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Tuesday, December 01, 2015

Imagine This: A Corruption Museum, Plus: A Blue NM For Prez Contest, Early Childhood Amendment Is Back And Some Tuesday Bottom Lines 

Those who thought corruption in state politics would stop with the advent of the Republican administration were woefully wrong, so maybe it's time to turn our lemons into lemonade:

A resident of New York's capital city has an unusual economic development plan. . .For a $12.50 or so "bribe," visitors to the planned Museum of Political Corruption will get a tour of the state's long history of crooked politicians, shady deals and backroom power brokers, as well as a chance to learn about individuals who have fought corruption. . . The museum is the idea of Bruce Roter, a professor at Albany's College of Saint Rose, who is now raising money for the museum, which he envisions as both an educational institution and a tourist destination that focuses on the state Capitol's reputation for corruption. 

Imagine it. The New Mexico Museum Of Political Corruption under the wing of the Department of Cultural Services attracting tourists from far and wide, featuring life-sized wax figures of ex-treasurers Robert Vigil and Michael Montoya, forrmer Secretary of State Dianna Duran, ex-Senate leader Manny Aragon and the newest addition--Martinez political guru Jay McCleskey. And let's make sure it's all bipartisan. The exhibits could be jointly narrated by Governors Martinez and Richardson.

Come on New Mexico. We can do this!

BLUE FOR GOOD

Political pundit Chris Cililzza writes in the WaPO of New Mexico and the presidential contest:

. . . Winning more and more of the white vote will become an increasingly futile endeavor for Republicans if they can't find a way to win more of the Hispanic and/or black vote. It's a simple math problem. States like New Mexico (George W. Bush won it in 2004!) are no longer competitive between the two parties because of the whitening of the GOP. Arizona and, eventually, Texas, will move toward Democrats at the presidential level if current demographic and political trends continue unabated.

ANOTHER TRY

That proposal to take a portion of the state's huge Land Grant Permanent School Fund and devote it to very early childhood education will be introduced yet again in the '16 legislative session. The latest reports show the state falling even deeper into a social conditions crisis:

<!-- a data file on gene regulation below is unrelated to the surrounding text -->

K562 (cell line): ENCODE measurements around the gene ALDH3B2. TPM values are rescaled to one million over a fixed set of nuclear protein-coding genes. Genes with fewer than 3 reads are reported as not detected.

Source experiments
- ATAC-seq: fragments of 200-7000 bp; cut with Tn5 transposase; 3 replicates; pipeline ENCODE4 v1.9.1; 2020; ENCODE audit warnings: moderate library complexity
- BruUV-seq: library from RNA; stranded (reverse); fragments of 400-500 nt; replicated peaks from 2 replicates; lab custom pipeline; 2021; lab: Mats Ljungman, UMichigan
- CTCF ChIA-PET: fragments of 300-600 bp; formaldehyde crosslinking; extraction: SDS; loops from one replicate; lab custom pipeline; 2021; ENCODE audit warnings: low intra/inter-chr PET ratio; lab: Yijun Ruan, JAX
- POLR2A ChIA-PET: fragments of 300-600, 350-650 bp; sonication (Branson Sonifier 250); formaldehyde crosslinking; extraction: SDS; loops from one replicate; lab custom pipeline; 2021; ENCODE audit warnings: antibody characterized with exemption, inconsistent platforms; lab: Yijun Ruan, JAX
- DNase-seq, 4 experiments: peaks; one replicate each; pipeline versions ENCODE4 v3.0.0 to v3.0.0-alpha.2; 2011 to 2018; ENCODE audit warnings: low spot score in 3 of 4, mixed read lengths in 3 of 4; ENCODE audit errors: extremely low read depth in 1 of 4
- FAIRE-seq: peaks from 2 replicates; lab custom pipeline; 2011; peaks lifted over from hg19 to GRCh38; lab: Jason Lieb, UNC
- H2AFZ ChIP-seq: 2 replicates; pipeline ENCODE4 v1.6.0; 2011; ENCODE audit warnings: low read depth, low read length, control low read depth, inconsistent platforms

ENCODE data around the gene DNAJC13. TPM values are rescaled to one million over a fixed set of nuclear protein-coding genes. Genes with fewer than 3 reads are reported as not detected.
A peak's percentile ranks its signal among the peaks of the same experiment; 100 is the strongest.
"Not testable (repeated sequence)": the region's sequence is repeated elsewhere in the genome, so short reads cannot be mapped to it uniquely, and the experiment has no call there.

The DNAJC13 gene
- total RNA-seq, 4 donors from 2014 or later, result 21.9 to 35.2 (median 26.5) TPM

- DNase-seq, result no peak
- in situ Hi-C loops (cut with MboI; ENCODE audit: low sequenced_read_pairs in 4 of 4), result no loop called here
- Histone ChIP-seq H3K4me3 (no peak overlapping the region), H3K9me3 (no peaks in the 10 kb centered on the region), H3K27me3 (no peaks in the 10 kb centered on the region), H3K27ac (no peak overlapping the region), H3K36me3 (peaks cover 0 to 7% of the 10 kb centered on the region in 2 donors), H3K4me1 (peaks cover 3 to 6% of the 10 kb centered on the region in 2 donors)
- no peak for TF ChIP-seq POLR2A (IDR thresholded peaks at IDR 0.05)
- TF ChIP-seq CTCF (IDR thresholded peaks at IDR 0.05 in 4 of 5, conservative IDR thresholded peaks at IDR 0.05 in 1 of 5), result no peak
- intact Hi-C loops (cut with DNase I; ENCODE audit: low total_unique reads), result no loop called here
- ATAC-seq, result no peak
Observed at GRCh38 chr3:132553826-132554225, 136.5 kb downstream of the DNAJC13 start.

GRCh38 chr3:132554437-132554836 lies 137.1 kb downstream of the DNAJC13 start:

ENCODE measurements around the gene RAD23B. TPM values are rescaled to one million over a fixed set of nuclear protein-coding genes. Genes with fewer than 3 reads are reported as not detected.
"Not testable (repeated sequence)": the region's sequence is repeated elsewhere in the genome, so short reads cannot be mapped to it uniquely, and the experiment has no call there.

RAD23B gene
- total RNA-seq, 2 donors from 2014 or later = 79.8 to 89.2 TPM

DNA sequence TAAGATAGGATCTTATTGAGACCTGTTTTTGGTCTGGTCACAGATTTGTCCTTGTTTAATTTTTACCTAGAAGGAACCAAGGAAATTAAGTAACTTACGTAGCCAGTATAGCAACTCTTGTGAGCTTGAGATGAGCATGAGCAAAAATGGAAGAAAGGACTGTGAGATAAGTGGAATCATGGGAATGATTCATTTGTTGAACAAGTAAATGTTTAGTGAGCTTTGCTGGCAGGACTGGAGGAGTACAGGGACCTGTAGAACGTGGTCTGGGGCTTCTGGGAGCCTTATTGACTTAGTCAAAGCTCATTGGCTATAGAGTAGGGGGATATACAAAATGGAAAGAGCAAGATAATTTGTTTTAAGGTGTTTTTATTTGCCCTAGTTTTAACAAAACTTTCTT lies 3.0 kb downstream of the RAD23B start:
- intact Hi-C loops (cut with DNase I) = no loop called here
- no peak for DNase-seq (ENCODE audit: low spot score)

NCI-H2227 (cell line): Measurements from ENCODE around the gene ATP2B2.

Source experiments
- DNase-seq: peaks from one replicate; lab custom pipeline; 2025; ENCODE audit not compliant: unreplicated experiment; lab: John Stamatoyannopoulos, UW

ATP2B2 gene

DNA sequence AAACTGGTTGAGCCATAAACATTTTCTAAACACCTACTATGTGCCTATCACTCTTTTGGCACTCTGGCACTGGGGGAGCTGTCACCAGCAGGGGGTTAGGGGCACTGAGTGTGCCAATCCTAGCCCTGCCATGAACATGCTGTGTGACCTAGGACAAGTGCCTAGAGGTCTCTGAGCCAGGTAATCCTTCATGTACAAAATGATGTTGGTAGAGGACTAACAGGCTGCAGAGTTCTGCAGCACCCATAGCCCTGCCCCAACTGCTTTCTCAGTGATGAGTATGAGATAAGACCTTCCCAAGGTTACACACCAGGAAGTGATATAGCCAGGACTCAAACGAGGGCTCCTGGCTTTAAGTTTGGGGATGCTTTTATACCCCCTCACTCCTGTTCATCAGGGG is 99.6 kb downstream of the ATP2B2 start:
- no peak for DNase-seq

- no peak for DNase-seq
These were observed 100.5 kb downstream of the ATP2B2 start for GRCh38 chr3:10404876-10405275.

(Legislators) will announce at a press conference today their intent to sponsor legislation that will allow the voters to decide on using a portion of the state’s $15 billion Land Grant Permanent School Fund for early childhood care and learning. . . New Mexico is the second worst in the nation for joblessness which is strongly correlated with child well-being as 31% of New Mexico’s children live in poverty. 

“All the tragedies we are seeing in New Mexico are symptoms of what is happening to our children. Early childhood education is the way to improve our state. Over the last five years our children have gone from 44th in well-being to 49th and 50th. We can turn this around,” said Allen Sánchez, CEO of CHI St. Joseph’s Children, the largest home visiting program in the nation.

SWEETHEART DEAL?

Newsman Peter St. Cyr, writing for the Morning Word, reports:

Former New Mexico Attorney General Patricia Madrid and her husband, Mike Messina, are under the microscope in Vermont after brokering a deal between a private law practice and that state’s attorney general, who filed a groundwater contamination lawsuit against 29 oil and gas companies. Messina and Madrid deny their donations to Attorney General William H Sorrell resulted in a sweetheart deal.

MAKE IT YEAR ROUND

Here's a good idea that would be even better if it were made permanent:

The city announced it would waive parking meter and pay station fees for spaces around Nob Hill, Old Town and Downtown during the holiday season. 

Continuing through Dec. 27, it will bag its meters in Nob Hill, EDo and Downtown and also offer free metered parking at its pay-and-display lot at Rio Grande and Central. The free parking has a two-hour limit.

THE BOTTOM LINES

Spanish language KLUZ-TV is so far alone among the TV news departments in taking a look at the  federal grand jury investigation of Jay McCleskey, Gov. Martinez's top political adviser. . . America's "one percenters" are keeping the Santa Fe Opera in good shape. It  says it had $8.7 million in ticket sales and 78,000 in attendance for the 2015 season--the second-highest season for ticket revenue in the company’s history.  Bravo!

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(c)NM POLITICS WITH JOE MONAHAN 2015

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